Sugar, Too Much of a Sweet Thing? - SBH Health System
Image of little girl with sugar donut and apple

How much sugar do you and your family consume? If the majority of your food is processed, you’re likely consuming too much.

What exactly is processed sugar?

Processed sugar is sugar that has been refined so there is a fine texture and even flavor. It has fewer vitamins and minerals than unprocessed sugar. Try a naturally sweet food like pineapple, mango, or nectarine.

The American Heart Association recommends limiting added sugars to about six teaspoons per day for women and nine for men, or 25 to 38 grams of sugar a day. Sugar is becoming increasingly easy to over consume since it is found in almost everything packaged, from juice and soda to the less obvious, including spaghetti sauce, yogurt and bread. With all of these hidden sugars, it is no surprise that Americans consume, on average, about 22 teaspoons of added sugar per day. High levels of sugar consumption contribute to an array of health problems, including dental cavities, obesity and diabetes. The good news is that reducing your sugar intake may be easier than you think! Following are a few tips to help you get started.

  1. Cut out sugar-sweetened beverages. This includes soda, sports drinks, fruit drinks and tea drinks. Sweetened beverages add calories to your diet without providing nutrients or even making you feel full. A single 20-oz soda contains about 16 teaspoons of sugar. Stick to beverages that contain 25 calories or less per 8-ounce serving such as water, seltzer, diet sodas, coffee and unsweetened tea.
  2. Satisfy your sweet tooth naturally. Consider giving into your sweet tooth more often with naturally sweet foods, such as fruit. You’ll be getting vitamins, fiber and phytochemicals that may also help to reduce your cancer risk.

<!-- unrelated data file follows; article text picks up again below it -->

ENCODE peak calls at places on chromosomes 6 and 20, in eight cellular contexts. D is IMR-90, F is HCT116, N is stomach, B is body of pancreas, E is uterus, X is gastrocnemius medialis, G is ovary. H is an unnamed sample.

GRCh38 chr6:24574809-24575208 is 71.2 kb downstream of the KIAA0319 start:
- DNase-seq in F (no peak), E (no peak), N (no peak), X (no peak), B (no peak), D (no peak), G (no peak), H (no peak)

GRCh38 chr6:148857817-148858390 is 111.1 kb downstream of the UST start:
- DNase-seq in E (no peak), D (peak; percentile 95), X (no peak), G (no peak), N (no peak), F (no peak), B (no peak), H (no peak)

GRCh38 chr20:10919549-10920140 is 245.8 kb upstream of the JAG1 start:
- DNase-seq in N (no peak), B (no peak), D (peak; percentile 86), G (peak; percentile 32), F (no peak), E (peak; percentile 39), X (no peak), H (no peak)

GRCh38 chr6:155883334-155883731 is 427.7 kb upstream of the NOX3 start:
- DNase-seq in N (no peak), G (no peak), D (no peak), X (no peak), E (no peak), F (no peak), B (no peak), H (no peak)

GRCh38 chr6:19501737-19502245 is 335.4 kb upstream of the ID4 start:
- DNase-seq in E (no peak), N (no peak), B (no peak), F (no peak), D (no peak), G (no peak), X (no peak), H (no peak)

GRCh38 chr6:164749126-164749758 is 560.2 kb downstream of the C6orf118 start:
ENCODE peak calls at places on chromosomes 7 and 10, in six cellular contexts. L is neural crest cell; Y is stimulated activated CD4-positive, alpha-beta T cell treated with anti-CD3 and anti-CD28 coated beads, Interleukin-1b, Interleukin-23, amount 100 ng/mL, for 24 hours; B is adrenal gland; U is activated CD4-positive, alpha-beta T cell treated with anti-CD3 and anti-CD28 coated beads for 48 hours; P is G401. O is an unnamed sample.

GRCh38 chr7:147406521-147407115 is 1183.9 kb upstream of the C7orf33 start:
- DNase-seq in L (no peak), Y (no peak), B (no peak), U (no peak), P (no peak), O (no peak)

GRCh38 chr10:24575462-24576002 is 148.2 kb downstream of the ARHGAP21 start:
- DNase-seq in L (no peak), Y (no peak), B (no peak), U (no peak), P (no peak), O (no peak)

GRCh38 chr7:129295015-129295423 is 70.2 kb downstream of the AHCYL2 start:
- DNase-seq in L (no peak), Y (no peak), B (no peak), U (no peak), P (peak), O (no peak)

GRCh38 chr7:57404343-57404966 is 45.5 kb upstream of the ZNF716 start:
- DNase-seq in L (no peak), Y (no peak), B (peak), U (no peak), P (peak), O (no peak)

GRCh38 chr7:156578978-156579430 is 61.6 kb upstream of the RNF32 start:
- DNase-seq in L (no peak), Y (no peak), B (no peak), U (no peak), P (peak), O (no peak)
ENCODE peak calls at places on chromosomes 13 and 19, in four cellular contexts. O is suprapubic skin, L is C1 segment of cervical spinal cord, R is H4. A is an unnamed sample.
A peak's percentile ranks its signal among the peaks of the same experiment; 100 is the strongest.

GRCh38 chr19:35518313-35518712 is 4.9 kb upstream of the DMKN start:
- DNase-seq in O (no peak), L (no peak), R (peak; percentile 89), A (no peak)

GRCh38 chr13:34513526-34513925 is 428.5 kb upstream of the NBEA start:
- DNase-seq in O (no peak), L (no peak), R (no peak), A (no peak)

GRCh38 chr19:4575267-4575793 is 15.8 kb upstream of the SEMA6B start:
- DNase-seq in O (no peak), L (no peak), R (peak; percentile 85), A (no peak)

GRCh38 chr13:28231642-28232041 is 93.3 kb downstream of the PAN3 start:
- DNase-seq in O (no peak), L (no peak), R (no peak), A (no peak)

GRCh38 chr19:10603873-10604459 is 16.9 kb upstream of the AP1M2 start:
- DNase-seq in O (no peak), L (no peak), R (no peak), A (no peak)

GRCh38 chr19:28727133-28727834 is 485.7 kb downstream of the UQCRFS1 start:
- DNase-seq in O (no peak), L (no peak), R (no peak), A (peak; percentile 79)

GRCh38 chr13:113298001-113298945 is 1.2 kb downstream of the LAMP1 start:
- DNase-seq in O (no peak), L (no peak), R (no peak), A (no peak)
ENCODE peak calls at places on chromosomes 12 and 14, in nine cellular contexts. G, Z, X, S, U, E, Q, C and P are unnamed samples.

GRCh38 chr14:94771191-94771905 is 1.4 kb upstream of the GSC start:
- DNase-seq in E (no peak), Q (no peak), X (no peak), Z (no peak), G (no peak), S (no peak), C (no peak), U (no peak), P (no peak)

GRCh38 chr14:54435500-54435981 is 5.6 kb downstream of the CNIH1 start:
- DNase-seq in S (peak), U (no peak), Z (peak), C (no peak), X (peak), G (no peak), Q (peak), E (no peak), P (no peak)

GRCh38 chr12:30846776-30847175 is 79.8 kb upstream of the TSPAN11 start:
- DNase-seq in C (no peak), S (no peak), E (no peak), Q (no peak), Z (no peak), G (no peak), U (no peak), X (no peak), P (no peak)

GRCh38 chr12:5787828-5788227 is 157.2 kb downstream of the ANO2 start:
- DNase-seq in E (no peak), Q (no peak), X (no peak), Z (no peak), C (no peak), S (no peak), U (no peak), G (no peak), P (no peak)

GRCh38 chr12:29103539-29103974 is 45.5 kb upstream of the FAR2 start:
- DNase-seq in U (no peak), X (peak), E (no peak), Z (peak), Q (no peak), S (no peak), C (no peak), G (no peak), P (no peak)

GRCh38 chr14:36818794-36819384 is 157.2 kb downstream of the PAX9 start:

3. Watch out for “fat-free” snacks. One of the biggest myths is that if a food is fat-free it doesn’t make you fat. Fat-free foods are often loaded with sugar to improve their taste after the fat has been removed.
  4. Don’t skip meals. Try eating three meals and two snacks daily (or five small meals). For many people, if they don’t eat regularly, their blood sugar levels drop, and then feel hungry and more likely to crave sweet snacks.
  5. Shop smarter. Read and compare food labels. Choose items that contain fewer grams of sugar. Make sure to check the ingredients list. Sugar is often a hidden ingredient disguised by many different names such as: high-fructose corn syrup, corn sweetener, corn syrup, dextrose, fructose, fruit juice concentrate, glucose, sucrose, syrup and table sugar. Ingredients are listed in descending order (with the largest ingredient listed first). If a sugar is among the first ingredients on the list, or there are several types of sugar listed, the product most likely contains a large amount of added sugar.
  6. Keep it out of the house! If sweets are not in the house you won’t eat them. Simple as that. One way to make this work is to “treat” yourself to something sweet outside of your home every now and then, such as a family trip to the ice cream shop or having a piece of cake at a birthday party.

 

 

 


Rebecca Ditkoff